Saturday, January 24, 2009

Cabbage Borscht

The Ukrainians made borsch...and the Mennonites of the Ukraine borrowed the soup...but substituted cabbage as the main ingredient rather than beets, and called it Borscht.

My Borscht is much like the soup my mom cooked...for which there never was a written recipe. But it goes something like this...

Borscht
  • 2 lbs. soup bones, with lots of meat
  • 8-10 cups water
  • 2-4 carrots, sliced
  • 4 medium potatoes, cubed
  • 1 large (or 2 medium) onions, chopped
  • 1 medium head cabbage, chopped fine
  • 2 teaspoons salt
  • 1/4 teaspoon pepper
  • 2 whole red chili peppers (dried)
  • fresh dill (a handful or to taste)
  • 2 tins tomato soup
  • 2 cups diced tomatoes (optional)
  1. Cover soup bones with water and simmer until meat is tender (several hours).
  2. Remove the bone and shred the beef. Add more water to make 8-10 cups of stock before adding the vegetables.
  3. Add vegetables and seasonings (put chili peppers and dill into a spice cup or cheesecloth), and cook until vegetables are tender.
  4. Add tomato soup, diced tomatoes, and shredded beef...and bring to a boil.
  5. Serve with sour cream.
Add a wee bit more of this or less of that...and if you like it fiery hot, add more red chili peppers. I often cook up a large pot...leave the spice cup in the soup...and refrigerate it, for a week of quick lunches. As the week progresses...our bowl of soup gets zippier!

Fresh dill is the best...but can also be harvested in season and frozen in ziplock bags to be used in soup.

32 comments:

  1. I like that at the best of times.
    It really warms up the house and the stomachs on a cold winter day.
    I could eat a bowl right this minute.

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  2. My husband is Russian and we were just talking the other day how we should make some, we always make tons and then freeze it. My family loves it with fresh homemade bread.
    Have a Blessed weekend,
    Mary

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  3. Oh Judy...this is just like the borscht I make, our family makes. Since I've had my own little family I more often than not end up making it vegetarian with no soup bones at all and it still tastes wonderful. For me the cincher is that FRESH dill as you note! Yum.....This soup gets made very other weekend for a frozen supply for quick dinners.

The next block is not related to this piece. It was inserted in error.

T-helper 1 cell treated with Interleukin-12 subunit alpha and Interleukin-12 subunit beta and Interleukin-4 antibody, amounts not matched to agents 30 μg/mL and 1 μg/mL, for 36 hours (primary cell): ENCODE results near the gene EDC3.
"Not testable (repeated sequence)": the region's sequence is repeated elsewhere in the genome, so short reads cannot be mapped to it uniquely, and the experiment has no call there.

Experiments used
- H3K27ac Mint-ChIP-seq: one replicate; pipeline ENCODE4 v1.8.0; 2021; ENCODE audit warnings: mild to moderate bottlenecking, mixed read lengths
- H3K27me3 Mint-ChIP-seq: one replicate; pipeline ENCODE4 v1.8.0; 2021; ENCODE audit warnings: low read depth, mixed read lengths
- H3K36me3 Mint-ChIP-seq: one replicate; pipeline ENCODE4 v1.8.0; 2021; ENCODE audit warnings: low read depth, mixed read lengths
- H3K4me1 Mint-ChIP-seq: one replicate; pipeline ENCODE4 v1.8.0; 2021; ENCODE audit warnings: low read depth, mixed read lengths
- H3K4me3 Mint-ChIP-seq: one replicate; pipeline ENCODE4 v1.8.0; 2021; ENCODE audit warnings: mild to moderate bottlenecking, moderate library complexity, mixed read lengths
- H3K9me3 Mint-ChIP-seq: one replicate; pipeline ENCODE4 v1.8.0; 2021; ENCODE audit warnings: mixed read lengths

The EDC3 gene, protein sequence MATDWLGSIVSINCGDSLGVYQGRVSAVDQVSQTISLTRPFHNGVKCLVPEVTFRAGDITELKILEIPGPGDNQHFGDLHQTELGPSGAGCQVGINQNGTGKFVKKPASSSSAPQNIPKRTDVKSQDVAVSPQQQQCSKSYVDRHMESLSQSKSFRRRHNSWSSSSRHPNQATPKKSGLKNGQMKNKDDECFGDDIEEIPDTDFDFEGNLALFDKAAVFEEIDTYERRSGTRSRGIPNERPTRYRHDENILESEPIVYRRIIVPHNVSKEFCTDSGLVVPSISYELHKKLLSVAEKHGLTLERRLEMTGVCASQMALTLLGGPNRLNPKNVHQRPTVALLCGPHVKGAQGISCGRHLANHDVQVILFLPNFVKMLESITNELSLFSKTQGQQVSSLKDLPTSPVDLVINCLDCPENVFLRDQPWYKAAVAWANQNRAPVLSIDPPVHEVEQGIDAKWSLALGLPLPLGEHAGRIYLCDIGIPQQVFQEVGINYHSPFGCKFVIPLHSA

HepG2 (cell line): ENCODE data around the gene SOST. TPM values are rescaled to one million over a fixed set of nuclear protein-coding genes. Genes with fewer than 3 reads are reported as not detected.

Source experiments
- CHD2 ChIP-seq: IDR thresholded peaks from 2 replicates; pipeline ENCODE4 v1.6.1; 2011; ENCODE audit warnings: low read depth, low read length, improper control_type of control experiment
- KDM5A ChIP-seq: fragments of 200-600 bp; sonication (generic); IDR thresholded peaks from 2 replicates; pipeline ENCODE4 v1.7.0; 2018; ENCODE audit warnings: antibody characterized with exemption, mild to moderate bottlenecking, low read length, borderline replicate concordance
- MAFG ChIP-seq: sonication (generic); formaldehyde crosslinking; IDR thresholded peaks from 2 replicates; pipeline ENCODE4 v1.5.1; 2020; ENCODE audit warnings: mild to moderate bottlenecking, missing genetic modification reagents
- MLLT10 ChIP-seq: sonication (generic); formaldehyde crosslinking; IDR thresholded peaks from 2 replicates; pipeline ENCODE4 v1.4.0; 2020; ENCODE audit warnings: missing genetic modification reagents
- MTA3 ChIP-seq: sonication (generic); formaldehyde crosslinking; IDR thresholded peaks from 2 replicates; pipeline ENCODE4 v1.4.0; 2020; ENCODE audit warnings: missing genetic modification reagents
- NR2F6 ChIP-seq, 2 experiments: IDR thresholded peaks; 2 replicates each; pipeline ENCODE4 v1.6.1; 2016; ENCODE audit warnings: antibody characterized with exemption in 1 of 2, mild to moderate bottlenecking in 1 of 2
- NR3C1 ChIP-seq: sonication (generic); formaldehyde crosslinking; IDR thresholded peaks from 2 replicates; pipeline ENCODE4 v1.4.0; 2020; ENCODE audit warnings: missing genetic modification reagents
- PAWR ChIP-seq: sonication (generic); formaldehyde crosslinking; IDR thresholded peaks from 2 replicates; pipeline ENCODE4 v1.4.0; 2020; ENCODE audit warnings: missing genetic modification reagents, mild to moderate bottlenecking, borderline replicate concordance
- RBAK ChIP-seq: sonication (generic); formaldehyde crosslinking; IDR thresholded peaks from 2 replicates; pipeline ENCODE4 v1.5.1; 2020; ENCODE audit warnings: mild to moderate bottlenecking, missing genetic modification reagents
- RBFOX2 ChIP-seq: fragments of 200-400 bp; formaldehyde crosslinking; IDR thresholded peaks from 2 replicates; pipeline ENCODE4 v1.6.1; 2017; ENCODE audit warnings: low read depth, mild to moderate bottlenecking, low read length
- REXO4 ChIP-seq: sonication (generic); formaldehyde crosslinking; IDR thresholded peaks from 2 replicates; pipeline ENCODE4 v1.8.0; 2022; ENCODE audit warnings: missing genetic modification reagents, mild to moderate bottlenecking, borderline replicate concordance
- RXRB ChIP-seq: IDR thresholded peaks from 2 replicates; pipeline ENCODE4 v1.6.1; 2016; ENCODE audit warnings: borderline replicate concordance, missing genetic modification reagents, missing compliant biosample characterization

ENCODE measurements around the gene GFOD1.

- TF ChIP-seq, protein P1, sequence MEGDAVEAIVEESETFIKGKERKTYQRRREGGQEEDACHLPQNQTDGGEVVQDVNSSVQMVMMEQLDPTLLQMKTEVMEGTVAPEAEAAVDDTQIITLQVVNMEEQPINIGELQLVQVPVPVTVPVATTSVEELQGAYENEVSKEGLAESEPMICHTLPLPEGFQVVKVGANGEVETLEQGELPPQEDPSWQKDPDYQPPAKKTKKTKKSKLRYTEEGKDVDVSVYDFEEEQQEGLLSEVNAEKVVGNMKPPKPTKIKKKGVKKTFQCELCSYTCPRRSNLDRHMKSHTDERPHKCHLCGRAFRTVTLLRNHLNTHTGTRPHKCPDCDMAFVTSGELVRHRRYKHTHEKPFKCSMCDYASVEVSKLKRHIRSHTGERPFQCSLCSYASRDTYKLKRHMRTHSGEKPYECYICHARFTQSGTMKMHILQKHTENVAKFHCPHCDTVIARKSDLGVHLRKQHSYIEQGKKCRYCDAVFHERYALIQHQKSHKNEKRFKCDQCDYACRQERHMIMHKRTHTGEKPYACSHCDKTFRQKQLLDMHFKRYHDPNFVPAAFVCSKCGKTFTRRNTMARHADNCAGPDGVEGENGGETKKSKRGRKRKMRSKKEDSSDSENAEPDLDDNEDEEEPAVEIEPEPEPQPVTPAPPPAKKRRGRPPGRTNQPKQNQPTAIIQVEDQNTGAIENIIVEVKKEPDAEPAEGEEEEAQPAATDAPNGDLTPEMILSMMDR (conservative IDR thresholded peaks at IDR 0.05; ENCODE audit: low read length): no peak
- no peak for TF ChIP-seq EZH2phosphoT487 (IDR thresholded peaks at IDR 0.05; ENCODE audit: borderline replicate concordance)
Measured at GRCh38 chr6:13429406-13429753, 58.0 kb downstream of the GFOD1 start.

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  5. We always had rollkuchen with this great soup. The soup always was made the day before we would eat it so that the flavours would all come together. Rollkuchen is great with watermelon but also with borscht.

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  6. This is exactly how I make mine too .. .so yummy. . .pass the bread over. . .and I have a full meal.

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  7. This is going to be supper today... I have a head of cabbage that needs to be used up so I'm thinking this will be just the way to do it...

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  8. Would be perfect to come home for lunch to that today! This is very similar to how I make Borscht.
    Great pictures!

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  9. This is the same as my Grandma's, my Mom's my sister's and mine. As I read your recipe and saw the pot of suop I could smell and taste it....exactly! This is my all time favorite soup. I always freeze fresh dill from the garden to have on hand for this very soup. Kathy

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  10. I love to hate coming to your blog site, I am trying to eat healthier but love to see what is cooking at your blog. The mac and cheese below has me drooling. Everything looks devine.

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  11. Hi Judy,
    We were raised on cabbage borsch. Where my folks were born (between the Caspian and Black Sea) borsch is pronounced without the t at the end. Everyone from the villages my parents were raised in made the soup with cabbage. I remember when I first saw borsh made with beets I was a little confused :0)
    Your borsch looks wonderful...

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  12. Thanks for stopping by to see my chicken recipe...yours make me really hungry.
    Candy

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  13. I just found your blog...am going to have to link you to mine as you have some absolutely wonderful recipes.

    Thank you for sharing!

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  14. Thank you! My step-mom used to make this soup and I loved it. I have been looking for the recipe for 30 years!

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  15. I haven't made borscht for ages, but when a cousin of mine pined for it on Facebook yesterday (both of our moms have died recently), I decided to search the site to make sure I'm not forgetting anything. I do remember Mom saying "some people make it with dill, but I prefer it without..." so I guess I've never had it that way. I'll try it tonight because there is still lovely dill in my garden. Also, I will always remember choking on a bay leaf, so I think she used those too. And ketchup (the last of the bottle rinsing). And finally, sweet whipping cream. (Did they ever worry about cholesterol?)And, I LOVE the chile addition. Fire in the kitchen!